Any potential customers who want to borrow more than 85 per cent of the property price will have to give a detailed account of their other regular outgoings.
Instead of using the income multiples to establish a maximum loan, Nationwide is introducing a scheme, for 85 per cent plus mortgages, where their lending is related to net disposable income.
The society's new fixed loan (7.25 per cent for two years) is available only up to a maximum of 90 per cent of the property price. A Nationwide spokesman said: 'If people wanted more than a 90 per cent mortgage, we would want to consider their individual circumstances.'
Cheltenham & Gloucester is the only other large building society to have formally introduced such tough restrictions. C&G will not lend more than 90 per cent of the property value, but it has become known as a niche player restricted to this part of the market.
Other societies believe that a recovery in the property market could be choked if other lenders followed the Nationwide example.
A spokesman for Woolwich Building Society reaffirmed the society's 95 per cent lending ceiling, and said it had no intention of reducing the limit: 'We have no intentions of doing that because it would have some effect on the housing market if we laid down certain constraints. Let alone the negative equity position.'
But Ian Darby of the independent mortgage brokers John Charcol believes that the property market is already being strangled by lending policies that are tougher than they ought to be.
He said: 'It's not going to help the market recover if you've got an unofficial credit crunch going on - which is what we have got. There are lots of very good mortgage applications that are being turned down by high street lending institutions. It is a hugely changed market.'
Many mortgage products are now being focused on borrowers who have a minimum 10 per cent deposit. On the typical first-time buyers' property costing pounds 53,760, buyers will have to find over pounds 5,000 for the deposit.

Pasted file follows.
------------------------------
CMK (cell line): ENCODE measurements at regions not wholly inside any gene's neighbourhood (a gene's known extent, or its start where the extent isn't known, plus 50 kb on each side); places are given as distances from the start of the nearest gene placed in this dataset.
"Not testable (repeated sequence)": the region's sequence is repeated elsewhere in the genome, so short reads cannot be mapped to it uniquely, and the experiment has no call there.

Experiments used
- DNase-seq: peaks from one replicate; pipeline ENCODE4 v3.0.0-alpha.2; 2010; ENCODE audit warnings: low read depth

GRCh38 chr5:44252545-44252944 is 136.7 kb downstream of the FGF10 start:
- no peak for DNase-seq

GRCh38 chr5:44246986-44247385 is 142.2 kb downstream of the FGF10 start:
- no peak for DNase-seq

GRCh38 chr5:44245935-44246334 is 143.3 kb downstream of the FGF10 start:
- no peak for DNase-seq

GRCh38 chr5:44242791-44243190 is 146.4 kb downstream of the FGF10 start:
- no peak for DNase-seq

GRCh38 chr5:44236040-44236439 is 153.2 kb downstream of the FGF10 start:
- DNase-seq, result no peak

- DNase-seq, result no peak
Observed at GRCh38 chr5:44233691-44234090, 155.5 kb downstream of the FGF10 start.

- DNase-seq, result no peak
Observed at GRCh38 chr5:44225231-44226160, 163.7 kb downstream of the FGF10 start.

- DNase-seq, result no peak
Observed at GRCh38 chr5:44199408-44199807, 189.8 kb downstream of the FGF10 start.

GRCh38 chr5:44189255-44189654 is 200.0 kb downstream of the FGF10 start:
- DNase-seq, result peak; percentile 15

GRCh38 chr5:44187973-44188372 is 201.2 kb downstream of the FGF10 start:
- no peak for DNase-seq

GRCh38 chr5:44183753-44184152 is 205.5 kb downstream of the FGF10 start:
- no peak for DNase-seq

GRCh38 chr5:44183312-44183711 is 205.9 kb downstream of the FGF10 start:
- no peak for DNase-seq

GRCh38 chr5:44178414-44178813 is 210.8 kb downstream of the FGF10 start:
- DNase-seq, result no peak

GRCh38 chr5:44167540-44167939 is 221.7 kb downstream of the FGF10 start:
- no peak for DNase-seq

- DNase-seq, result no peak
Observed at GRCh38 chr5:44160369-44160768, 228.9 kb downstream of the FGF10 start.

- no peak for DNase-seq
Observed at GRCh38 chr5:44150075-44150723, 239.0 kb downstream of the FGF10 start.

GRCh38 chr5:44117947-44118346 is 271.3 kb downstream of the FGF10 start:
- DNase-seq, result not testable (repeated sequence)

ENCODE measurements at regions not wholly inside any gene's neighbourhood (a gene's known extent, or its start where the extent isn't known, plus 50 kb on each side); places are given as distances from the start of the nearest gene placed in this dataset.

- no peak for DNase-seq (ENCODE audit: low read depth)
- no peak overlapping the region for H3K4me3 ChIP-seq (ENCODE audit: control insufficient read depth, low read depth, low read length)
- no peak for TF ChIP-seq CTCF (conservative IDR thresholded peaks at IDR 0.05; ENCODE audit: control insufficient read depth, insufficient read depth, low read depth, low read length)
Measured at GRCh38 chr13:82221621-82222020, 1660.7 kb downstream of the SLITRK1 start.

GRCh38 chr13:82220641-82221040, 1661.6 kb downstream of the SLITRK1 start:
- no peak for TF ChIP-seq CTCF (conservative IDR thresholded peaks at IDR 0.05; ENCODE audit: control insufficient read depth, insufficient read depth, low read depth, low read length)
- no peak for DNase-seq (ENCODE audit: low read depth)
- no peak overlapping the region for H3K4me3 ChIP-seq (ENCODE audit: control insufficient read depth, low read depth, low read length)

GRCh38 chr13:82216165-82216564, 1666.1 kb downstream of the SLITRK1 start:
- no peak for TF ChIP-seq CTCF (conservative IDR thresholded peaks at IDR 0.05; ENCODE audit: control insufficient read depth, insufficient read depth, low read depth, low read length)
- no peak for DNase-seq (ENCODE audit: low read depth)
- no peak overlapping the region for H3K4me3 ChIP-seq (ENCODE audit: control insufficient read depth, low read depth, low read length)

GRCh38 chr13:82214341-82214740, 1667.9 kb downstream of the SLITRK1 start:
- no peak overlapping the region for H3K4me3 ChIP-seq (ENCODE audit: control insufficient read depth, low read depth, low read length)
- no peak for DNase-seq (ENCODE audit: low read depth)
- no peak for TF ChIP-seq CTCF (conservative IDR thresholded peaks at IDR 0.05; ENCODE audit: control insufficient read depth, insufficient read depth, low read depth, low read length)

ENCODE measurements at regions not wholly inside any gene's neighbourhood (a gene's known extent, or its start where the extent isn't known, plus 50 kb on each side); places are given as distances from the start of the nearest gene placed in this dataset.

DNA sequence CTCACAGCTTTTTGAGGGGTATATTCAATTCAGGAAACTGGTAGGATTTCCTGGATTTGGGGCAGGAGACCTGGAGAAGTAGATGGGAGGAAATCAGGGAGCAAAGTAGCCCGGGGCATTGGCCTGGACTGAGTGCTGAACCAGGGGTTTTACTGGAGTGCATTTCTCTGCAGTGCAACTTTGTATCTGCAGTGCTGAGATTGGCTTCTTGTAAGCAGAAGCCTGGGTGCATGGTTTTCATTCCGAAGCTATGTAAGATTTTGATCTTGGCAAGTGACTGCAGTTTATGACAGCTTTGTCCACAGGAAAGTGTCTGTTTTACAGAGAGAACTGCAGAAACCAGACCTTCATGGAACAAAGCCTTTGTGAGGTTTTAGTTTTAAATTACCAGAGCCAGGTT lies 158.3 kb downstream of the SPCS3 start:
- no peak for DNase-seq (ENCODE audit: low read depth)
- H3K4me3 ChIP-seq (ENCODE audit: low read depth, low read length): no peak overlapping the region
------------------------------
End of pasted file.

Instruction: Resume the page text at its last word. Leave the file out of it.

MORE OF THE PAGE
For the estimated one million households caught in the negative equity trap, a 90 per cent lending rule could mean that they have no prospect of selling their house and buying another. Not only must they make up the negative equity gap, but they would also require a 10 per cent deposit and a buyer with the same.
Many lenders are said to be demanding detailed evidence from their potential borrowers - poll tax and rates bills for three years to prove their addresses and evidence that any deposit has been saved not borrowed. Whether borrowers have been given a deposit by their parents, and if so, where this money came from.
The tough stance of the lenders is largely related to the attitude of their mortgage indemnity insurers, who themselves have been badly bitten by the repossessions crisis. Unlike most of the other main lenders, Nationwide has run its own self-insuring mortgage guarantee scheme.
The society says that in theory it will still make 100 per cent loans. But the new vetting procedures will be seen as a dramatic move towards smaller loans, setting a disturbing precedent in a deeply troubled property market.
For joint borrowers and those seeking remortgages, only 65 per cent of their net disposable income will be taken into account. To calucate net disposable income, Nationwide will apply a standard formula to the number of people in the household. On top of that will be added special payments, like hire purchase, car loan payments, outgoings on pension plans and maintenance provisions.
For loans below 85 per cent the old income ratios will continue to apply. Existing Nationwide borrowers will not have to meet the new stringent requirements for new loans below 90 per cent.
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